Review: Becoming Jane
3.5 / 5 Stars
In little over a decade, Adrian Johnston has established himself as one of the UK\'s best, brightest and busiest film composers. His early collaborations with Michael Winterbottom on Jude and Welcome to Sarajevo foreshadowed a glut of television work, all of which has been met with acclaim and even an Emmy award (for 2002\'s Shackleton). With more than seventy titles to his credit since 1996, he has proven the composer of choice for period pieces in particular, but has shown astonishing versatility by tackling genres as diverse as comedy, horror, documentary and thriller in both feature-length and short forms.
His score for Julian Jarrold\'s 2007 film Becoming Jane is filled with luxurious melodies and rich orchestrations but, as is the case with the film it serves, there seems to be something missing, some indefinable spark that could have made it a more rewarding experience for the audience. In the film, some of that flatness was caused by the miscasting of the lead role and, no doubt, by some deficiencies in the script. In the score, it\'s harder to pinpoint exactly what\'s missing. Perhaps it\'s the absence of a truly memorable theme, despite a wealth of thematic material. Or it could be that Johnston\'s decision to structure the score roughly in two halves has robbed it of some cohesion.
There\'s no question, however, that this score is going to have its fans, and rightly so. The love theme is a lush and deeply romantic crowd-pleaser, featuring a lovely octave leap at its dramatic apex. It\'s a shame the theme doesn\'t appear until nearly half-way through the score, in the gentle \"Rose Garden\". It receives a more robust iteration for full orchestra in \"Runaways\", where the arpeggiated piano motifs underlying the string melody evoke an unmistakably similar moment from Dario Marianelli\'s Pride and Prejudice score (which was, incidentally, used for much of the film\'s temp tracking). The theme comes full circle in the final cue, \"A Last Reading\".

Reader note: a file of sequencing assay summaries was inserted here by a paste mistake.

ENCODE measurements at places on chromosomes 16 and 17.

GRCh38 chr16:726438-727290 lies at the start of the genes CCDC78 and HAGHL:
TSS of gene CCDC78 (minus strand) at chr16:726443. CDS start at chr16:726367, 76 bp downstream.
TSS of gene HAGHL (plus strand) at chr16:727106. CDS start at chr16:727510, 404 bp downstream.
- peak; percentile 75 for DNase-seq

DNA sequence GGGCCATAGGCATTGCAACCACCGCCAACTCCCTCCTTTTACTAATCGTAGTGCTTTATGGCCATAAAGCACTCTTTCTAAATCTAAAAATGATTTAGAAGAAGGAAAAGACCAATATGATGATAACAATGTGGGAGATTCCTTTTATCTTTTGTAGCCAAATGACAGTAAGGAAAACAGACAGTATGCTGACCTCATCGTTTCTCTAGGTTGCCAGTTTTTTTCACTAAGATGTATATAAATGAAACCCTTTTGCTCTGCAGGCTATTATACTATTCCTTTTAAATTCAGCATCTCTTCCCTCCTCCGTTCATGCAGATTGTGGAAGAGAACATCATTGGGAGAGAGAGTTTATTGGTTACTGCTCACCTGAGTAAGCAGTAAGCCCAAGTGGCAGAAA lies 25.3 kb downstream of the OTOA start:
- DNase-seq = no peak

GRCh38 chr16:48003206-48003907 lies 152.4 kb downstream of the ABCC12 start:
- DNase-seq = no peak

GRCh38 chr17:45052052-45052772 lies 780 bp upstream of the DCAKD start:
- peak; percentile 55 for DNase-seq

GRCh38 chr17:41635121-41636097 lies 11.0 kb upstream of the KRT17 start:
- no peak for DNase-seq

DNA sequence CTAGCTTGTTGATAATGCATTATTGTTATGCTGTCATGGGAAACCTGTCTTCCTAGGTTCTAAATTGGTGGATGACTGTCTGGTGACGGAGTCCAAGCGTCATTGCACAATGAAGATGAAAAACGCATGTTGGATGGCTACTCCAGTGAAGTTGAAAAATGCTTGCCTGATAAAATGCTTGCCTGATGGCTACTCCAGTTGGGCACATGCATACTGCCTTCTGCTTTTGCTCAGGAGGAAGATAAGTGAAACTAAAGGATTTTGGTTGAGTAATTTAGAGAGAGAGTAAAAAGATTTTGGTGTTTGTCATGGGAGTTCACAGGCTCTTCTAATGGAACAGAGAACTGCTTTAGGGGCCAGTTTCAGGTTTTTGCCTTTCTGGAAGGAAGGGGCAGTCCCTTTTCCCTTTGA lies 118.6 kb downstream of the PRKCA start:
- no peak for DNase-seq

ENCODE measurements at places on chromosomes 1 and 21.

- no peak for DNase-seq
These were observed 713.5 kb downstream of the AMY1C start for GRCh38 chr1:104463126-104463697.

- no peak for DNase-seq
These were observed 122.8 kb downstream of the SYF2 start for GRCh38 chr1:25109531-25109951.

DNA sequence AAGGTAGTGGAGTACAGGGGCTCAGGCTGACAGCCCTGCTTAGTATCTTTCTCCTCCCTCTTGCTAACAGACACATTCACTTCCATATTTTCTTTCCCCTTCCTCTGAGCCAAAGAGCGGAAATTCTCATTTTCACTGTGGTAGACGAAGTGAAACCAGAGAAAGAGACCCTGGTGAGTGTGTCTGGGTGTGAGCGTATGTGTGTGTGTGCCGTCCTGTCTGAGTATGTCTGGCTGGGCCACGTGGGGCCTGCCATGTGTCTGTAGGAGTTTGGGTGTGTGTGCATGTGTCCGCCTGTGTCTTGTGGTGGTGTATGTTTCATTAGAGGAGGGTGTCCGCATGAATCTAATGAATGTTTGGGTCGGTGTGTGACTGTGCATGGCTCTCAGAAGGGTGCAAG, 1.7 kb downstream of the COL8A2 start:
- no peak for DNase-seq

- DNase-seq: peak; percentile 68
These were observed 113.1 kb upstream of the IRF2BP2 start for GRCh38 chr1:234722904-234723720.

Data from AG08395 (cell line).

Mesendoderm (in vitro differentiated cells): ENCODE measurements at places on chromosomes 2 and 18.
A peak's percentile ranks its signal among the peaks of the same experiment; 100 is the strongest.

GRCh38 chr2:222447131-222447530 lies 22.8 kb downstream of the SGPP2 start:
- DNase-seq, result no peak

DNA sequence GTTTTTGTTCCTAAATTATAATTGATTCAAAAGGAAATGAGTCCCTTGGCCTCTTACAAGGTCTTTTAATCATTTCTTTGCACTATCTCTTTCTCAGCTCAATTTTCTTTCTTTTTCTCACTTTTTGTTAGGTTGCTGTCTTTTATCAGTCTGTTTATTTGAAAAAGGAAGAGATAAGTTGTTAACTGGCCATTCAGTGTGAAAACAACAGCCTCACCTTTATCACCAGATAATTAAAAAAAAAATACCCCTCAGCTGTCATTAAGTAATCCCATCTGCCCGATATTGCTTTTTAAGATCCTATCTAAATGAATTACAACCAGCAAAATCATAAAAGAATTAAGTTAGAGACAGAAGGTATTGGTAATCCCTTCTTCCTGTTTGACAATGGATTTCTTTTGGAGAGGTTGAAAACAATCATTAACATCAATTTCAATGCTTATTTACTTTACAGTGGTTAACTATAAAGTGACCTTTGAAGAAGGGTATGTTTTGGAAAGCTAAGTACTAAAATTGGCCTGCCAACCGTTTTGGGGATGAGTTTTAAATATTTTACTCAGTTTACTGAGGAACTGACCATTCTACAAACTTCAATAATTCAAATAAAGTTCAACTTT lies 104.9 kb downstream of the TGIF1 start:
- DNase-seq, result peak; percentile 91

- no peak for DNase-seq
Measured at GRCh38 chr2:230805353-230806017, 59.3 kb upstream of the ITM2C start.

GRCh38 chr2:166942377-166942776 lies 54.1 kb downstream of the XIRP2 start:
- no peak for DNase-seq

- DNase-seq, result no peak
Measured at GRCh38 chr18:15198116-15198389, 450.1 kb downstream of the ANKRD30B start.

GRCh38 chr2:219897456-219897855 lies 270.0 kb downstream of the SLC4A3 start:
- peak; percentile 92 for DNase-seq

Also featured in \"A Last Reading\" is what Johnston himself has labeled the writing theme, which is used in the film to suggest Jane\'s muse at work. As with the love theme, it\'s under-utilised, serving only to bookend the score in the first and last cues. More prominent are the yearning motifs that pop up frequently. \"To the Ball\" marks one of the score\'s most emotionally charged moments, powerfully suggesting Jane and Tom\'s reluctance to show affection for each other. \"Distant Lives\", \"The Loss of Yours\" and \"To Be Apart\" are also full of yearning motifs, but sometimes come uncomfortably close to being simply miserable or dreary.
It\'s a relief when the mood picks up in the wonderfully urgent \"The Messenger\". As with the irrepressibly pompous \"Bond Street Airs\", it marks a radical departure from Johnston\'s otherwise delicate approach. Also outstanding are two folk dances, \"Basingstoke Assembly\" and \"Laverton Fair\", carefully selected by Johnston to add authentic period flavor to the scenes they underscore. Lynda Lee lends her rich soprano to a subtle and heartfelt performance of the aria \"Deh Vieni Non Tardar\" from Mozart\'s The Marriage of Figaro.
I look forward to seeing what Johnston will bring to his next project – Julian Jarrold\'s take on Brideshead Revisited – and all his future projects.
[Reviewer\'s note: I would like to acknowledge my reference to Michael Beek\'s excellent interview with Adrian Johnston, featured at the Music From the Movies website.]
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